• Implement technical, physical, and access controls. Install and configure controls such as firewalls, intrusion detection systems, data encryption in transit, secure hardware and software configurations, and multi-factor authentication. Maintain robust physical security around data. Regularly check that the control systems are working and review user access rights.
  • Train employees. Employees who handle cardholder data must take training sessions at least once a year. Ensure the training materials are updated and include the topics that PCI DSS 4.0 mandates, such as social engineering, phishing, and other current threats.
  • Conduct ongoing security monitoring. Monitor the security of your systems by regularly performing penetration tests and vulnerability scans. Keep all systems and applications updated with the latest security patches to protect them from vulnerabilities.
  • Vendor and third-party management. Review vendors and third parties that handle cardholder data to ensure they also comply with PCI DSS 4.0. Include compliance as a requisite in your contracts.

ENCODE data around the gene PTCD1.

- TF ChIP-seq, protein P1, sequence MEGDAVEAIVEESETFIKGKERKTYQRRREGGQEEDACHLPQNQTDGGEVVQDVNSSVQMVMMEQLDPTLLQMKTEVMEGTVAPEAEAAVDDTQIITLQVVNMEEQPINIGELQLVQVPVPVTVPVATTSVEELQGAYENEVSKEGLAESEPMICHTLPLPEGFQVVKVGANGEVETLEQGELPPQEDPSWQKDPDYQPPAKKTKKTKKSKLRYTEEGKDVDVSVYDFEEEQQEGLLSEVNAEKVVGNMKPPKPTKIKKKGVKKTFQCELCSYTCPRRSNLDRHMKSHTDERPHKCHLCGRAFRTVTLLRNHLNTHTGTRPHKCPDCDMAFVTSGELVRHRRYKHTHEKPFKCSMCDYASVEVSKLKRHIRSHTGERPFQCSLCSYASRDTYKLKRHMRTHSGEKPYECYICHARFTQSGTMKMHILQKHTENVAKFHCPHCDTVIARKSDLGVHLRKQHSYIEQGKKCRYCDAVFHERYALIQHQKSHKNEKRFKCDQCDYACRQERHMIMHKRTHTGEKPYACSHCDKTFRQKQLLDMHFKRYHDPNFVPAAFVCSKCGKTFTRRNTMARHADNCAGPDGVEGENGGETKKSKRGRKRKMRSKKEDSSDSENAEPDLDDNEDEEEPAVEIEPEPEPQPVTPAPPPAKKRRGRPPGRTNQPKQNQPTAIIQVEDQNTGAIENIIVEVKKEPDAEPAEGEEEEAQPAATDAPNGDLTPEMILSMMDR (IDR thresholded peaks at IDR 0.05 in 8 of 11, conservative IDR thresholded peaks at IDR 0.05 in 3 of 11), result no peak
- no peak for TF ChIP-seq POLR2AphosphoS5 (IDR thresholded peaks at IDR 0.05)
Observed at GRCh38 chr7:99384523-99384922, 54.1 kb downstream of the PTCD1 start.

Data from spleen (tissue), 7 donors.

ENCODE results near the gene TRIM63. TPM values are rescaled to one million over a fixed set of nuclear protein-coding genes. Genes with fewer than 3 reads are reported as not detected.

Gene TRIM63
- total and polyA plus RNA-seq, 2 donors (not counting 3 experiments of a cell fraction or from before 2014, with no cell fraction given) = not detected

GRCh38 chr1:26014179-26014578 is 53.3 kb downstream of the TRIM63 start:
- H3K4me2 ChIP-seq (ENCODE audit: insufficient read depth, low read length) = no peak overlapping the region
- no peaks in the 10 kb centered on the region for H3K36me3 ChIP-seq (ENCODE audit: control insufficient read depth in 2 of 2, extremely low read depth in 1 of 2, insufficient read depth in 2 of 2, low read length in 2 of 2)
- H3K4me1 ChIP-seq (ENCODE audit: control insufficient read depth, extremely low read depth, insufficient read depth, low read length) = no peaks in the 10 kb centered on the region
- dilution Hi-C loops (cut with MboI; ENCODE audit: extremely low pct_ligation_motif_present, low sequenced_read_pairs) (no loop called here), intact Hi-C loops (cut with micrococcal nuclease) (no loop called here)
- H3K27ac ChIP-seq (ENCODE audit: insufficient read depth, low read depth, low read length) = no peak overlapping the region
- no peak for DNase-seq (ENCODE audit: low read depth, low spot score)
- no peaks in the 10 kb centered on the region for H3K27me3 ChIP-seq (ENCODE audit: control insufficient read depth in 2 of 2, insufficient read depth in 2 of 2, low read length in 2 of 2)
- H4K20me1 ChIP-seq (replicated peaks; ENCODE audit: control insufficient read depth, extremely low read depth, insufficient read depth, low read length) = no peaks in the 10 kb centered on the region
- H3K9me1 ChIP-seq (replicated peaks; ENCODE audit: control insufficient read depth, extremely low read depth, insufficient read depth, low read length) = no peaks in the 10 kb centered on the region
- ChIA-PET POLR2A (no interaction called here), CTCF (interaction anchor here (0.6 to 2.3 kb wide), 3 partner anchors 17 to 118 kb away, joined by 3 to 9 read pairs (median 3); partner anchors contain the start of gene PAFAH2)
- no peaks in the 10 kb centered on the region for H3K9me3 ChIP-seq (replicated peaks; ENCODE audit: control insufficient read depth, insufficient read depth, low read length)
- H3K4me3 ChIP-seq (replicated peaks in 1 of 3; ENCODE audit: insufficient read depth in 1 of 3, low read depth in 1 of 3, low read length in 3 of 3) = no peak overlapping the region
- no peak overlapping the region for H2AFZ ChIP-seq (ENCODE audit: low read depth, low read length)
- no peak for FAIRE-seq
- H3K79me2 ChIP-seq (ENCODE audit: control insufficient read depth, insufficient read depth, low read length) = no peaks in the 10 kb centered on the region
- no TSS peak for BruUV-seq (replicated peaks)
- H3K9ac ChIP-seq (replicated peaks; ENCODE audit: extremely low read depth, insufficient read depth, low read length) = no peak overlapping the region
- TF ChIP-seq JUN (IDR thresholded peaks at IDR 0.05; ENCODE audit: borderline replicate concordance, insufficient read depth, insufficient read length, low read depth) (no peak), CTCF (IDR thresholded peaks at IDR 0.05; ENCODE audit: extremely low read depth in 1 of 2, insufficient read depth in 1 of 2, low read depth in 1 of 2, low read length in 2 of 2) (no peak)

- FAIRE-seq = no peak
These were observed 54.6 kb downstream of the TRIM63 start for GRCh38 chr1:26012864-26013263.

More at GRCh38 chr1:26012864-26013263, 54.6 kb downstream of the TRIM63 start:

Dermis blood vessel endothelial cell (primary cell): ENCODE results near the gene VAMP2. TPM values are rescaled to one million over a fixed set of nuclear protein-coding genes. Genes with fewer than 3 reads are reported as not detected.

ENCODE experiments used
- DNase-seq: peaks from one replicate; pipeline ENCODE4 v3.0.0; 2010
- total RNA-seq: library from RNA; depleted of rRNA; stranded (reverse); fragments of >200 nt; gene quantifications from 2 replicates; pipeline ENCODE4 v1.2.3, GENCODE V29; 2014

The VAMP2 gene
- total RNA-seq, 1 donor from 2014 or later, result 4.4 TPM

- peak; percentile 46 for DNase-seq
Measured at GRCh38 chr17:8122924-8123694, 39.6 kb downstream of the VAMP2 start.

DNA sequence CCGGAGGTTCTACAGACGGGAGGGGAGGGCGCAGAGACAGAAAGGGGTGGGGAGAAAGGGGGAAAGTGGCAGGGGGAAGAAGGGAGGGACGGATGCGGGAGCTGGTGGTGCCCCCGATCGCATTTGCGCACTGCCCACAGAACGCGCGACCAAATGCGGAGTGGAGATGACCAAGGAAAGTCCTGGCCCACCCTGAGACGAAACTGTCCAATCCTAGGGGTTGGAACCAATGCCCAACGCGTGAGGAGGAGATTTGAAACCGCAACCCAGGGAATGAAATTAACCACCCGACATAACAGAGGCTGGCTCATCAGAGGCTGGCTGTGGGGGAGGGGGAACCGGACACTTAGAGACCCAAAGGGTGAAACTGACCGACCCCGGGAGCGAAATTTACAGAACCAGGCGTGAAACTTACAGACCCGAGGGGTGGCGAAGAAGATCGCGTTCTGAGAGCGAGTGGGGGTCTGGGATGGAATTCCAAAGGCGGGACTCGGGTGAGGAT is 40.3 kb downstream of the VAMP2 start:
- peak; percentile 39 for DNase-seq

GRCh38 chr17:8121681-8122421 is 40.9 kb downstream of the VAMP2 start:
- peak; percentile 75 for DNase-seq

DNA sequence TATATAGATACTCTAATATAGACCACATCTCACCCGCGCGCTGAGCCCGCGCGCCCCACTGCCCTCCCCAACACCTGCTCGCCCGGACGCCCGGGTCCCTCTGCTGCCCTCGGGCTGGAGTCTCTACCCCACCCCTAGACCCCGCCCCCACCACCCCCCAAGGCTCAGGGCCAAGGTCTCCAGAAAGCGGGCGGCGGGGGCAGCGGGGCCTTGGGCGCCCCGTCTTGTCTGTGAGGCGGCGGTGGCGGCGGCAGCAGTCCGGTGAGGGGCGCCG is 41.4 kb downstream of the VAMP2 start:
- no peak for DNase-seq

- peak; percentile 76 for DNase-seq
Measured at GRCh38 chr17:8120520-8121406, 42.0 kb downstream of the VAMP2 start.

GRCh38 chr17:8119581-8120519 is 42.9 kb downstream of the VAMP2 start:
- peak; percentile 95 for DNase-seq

• Validate your compliance. Engage the services of a qualified assessor who will validate that your organization complies with the new standard.

The Future of Payment Security

The transition to PCI DSS 4.0 is a big step towards achieving even more security and efficiency for payment card processing. Organizations must ensure their systems meet the new requirements to ensure the complete safety of their customers’ sensitive data online.

The changes introduced in the updated standard emphasize a dynamic and more proactive approach to security. Achieving compliance is not a one-off task but an ongoing process that requires regular reviews and updates.